Africa-France Summit: Featuring youth, not heads of state

The Africa-France Summit, which opens on Friday, October 8 in Montpellier, France, is unprecedented in its new approach.By Cheikh Diop …

The Africa-France Summit, which opens on Friday, October 8 in Montpellier, France, is unprecedented in its new approach.By Cheikh Diop 

For the first time since 1973, no African head of state has been invited to this meeting between France and the African continent. 

French President Emmanuel Macron will address African youth instead of African presidents.

This new approach bears the imprint of Cameroonian intellectual Achille Mbembe. 

The theorist of post-colonialism led the preparations for the meeting before handing over his report to the French president on “redefining relations between France and the continent.”

The Cameroonian-born historian believes that France is too disconnected “from new movements and political and cultural experiments” carried out by African youth.

This new format will be an opportunity “to listen to the voice of African youth and to get out of the formulas and social networks,” according to a statement from the French Presidency.

For this 28th edition, young entrepreneurs, members of civil society, the volunteer corp, and ambassadors of sports and culture are the guests of the summit.

The summit will be around five major themes: civic engagement, entrepreneurship and innovation, higher education and research, culture and sport.

Delegates will discuss for half a day how to establish new networks, design joint projects and build bridges.

President Macron is expected to exchange with 12 young rather unknown personalities, identified during preparatory debates held in 12 African countries.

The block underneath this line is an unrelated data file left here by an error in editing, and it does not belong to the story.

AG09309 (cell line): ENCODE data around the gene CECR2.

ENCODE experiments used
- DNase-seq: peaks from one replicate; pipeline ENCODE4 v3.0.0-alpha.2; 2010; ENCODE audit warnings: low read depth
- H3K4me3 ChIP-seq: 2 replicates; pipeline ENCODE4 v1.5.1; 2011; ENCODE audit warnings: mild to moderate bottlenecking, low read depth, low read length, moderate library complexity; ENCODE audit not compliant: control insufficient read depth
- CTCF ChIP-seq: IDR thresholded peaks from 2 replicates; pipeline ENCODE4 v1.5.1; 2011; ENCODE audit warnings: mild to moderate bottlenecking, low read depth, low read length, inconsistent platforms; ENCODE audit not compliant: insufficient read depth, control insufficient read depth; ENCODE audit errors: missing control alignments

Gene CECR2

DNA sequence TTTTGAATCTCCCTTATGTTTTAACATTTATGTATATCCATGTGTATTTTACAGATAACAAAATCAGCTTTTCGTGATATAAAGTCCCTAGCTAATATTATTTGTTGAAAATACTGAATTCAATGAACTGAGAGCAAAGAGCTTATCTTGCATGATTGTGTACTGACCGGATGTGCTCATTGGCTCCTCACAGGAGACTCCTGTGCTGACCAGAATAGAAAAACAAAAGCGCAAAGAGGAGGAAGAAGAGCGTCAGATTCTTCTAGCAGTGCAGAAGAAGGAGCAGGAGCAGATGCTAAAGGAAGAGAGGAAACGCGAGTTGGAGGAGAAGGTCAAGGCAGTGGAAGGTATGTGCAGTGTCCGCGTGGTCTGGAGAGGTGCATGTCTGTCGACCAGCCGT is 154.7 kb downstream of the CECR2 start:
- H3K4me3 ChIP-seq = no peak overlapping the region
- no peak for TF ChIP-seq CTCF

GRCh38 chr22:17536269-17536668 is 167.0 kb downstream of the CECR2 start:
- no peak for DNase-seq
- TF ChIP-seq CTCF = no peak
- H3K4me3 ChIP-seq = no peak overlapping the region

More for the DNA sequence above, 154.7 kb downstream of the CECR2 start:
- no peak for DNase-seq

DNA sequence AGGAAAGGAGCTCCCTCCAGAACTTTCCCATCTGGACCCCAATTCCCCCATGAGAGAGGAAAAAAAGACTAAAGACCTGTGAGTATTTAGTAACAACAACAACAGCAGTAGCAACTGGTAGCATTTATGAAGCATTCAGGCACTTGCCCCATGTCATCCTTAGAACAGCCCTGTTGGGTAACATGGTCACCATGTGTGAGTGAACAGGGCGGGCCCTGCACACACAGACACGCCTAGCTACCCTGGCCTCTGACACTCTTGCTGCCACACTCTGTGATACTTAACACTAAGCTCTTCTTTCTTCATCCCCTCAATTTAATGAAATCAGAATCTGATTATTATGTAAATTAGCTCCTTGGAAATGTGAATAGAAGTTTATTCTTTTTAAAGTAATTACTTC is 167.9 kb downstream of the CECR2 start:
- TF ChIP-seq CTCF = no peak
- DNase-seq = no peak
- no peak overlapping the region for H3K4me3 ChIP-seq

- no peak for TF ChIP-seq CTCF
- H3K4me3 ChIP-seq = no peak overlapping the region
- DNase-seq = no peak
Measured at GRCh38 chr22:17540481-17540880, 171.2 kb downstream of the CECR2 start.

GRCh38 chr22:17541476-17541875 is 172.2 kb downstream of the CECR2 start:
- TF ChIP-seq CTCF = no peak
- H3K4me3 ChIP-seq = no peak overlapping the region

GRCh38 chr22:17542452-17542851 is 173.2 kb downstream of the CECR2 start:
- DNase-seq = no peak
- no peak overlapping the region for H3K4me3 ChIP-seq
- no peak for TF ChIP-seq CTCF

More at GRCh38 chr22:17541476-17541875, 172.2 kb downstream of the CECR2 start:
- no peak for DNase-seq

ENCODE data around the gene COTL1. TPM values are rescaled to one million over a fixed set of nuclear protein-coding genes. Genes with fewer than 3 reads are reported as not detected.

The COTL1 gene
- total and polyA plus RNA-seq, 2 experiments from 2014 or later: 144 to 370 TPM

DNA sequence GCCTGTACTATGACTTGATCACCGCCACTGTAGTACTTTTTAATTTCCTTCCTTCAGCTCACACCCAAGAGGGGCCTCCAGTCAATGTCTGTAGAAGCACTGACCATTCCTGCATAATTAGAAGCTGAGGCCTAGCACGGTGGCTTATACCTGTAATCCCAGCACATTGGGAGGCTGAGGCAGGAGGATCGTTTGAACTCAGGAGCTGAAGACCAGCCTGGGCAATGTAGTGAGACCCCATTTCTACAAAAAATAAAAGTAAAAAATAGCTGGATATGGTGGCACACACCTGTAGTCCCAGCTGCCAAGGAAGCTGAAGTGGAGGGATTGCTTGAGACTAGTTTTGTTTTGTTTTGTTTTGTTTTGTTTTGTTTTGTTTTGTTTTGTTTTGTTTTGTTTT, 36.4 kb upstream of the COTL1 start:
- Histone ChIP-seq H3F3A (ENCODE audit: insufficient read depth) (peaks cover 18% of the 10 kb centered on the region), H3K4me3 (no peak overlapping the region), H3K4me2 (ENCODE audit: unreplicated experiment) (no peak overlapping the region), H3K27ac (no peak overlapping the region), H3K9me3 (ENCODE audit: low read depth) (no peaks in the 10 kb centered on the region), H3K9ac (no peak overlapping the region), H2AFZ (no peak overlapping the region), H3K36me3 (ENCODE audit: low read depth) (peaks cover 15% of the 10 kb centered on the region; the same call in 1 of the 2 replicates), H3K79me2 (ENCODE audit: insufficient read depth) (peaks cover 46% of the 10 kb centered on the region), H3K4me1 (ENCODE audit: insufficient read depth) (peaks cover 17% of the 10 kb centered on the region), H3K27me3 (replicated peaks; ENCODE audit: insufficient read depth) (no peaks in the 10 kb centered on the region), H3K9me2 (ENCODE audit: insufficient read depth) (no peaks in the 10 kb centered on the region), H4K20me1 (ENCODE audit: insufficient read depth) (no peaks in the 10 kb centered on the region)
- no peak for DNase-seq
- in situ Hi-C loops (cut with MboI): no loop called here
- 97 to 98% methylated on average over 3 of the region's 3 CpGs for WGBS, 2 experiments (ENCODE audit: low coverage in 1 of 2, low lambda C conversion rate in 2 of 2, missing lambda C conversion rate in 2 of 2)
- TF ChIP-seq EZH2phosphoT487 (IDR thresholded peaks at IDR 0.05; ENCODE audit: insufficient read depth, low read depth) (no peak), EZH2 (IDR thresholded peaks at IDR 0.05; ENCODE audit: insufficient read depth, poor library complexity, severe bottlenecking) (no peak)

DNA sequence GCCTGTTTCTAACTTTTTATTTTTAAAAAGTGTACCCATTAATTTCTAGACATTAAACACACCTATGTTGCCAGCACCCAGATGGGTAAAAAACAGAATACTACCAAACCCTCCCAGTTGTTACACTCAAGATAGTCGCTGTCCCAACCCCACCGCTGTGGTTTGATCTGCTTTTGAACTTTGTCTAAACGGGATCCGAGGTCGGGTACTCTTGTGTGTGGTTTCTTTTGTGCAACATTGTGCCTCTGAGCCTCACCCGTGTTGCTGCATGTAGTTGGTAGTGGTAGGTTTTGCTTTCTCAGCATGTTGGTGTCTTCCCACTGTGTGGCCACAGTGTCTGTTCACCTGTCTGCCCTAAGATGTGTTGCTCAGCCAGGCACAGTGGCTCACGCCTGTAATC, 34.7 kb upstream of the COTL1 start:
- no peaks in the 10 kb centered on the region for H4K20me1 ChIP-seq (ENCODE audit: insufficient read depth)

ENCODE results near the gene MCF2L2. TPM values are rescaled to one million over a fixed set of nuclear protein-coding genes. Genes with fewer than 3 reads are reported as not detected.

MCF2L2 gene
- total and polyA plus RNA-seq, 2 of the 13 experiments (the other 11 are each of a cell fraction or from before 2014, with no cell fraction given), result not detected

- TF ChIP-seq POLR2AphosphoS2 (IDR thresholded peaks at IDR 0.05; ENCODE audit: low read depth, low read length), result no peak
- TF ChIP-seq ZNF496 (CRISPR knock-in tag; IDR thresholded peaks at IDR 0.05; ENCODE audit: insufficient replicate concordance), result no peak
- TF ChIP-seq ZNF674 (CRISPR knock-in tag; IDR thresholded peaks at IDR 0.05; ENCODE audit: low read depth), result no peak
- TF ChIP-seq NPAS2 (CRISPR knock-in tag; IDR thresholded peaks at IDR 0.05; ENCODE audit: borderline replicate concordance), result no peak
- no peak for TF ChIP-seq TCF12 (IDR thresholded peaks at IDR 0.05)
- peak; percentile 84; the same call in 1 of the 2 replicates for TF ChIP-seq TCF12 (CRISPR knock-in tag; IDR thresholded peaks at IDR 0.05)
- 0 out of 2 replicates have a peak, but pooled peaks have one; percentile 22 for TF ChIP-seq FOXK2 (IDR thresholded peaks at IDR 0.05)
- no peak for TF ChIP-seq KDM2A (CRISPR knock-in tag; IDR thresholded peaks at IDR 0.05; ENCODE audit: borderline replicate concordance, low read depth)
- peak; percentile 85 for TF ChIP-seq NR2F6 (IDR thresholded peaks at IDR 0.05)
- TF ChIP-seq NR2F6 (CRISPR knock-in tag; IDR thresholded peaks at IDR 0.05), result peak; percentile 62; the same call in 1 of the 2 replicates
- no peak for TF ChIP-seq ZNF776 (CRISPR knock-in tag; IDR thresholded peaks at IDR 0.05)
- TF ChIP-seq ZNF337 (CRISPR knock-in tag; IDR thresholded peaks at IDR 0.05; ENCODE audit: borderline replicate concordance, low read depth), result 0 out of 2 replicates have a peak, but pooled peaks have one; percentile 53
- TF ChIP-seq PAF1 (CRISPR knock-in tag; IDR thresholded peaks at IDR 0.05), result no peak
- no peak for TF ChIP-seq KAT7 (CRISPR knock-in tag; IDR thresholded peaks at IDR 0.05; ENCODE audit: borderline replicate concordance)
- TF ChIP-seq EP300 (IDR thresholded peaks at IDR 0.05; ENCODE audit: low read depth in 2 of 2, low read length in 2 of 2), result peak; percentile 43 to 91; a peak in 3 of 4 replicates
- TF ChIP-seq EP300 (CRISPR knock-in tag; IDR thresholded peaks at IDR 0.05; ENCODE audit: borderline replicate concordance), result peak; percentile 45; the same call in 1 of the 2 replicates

The debates will focus on “the paths to reconciliation.”

Economic issues will also be discussed with 350 selected African entrepreneurs.

In addition, a roundtable on the restitution of cultural property, the process of which is underway, will be at the heart of the discussions. 

As such, Macron will have to return to his promise made in November in 2017 at the University of Ouagadougou (Burkina Faso) to “create the conditions for temporary or permanent restitution of African heritage to Africa” by 2022.

But for the Senegalese scholar Boubacar Boris Diop, who expressed himself in a tribune published on, “the face-to-face between Macron and African civil society would have been much more credible or even fruitful if we had at least felt on the ground, concrete signs of his will to change.”

This summit should give a “facelift” to relations between France and Africa. 

At the end of the discussions, Macron is expected to announce the creation of a fund to support initiatives to promote democracy, programs allowing greater student mobility, or the establishment of a “Euro-African forum on migration.”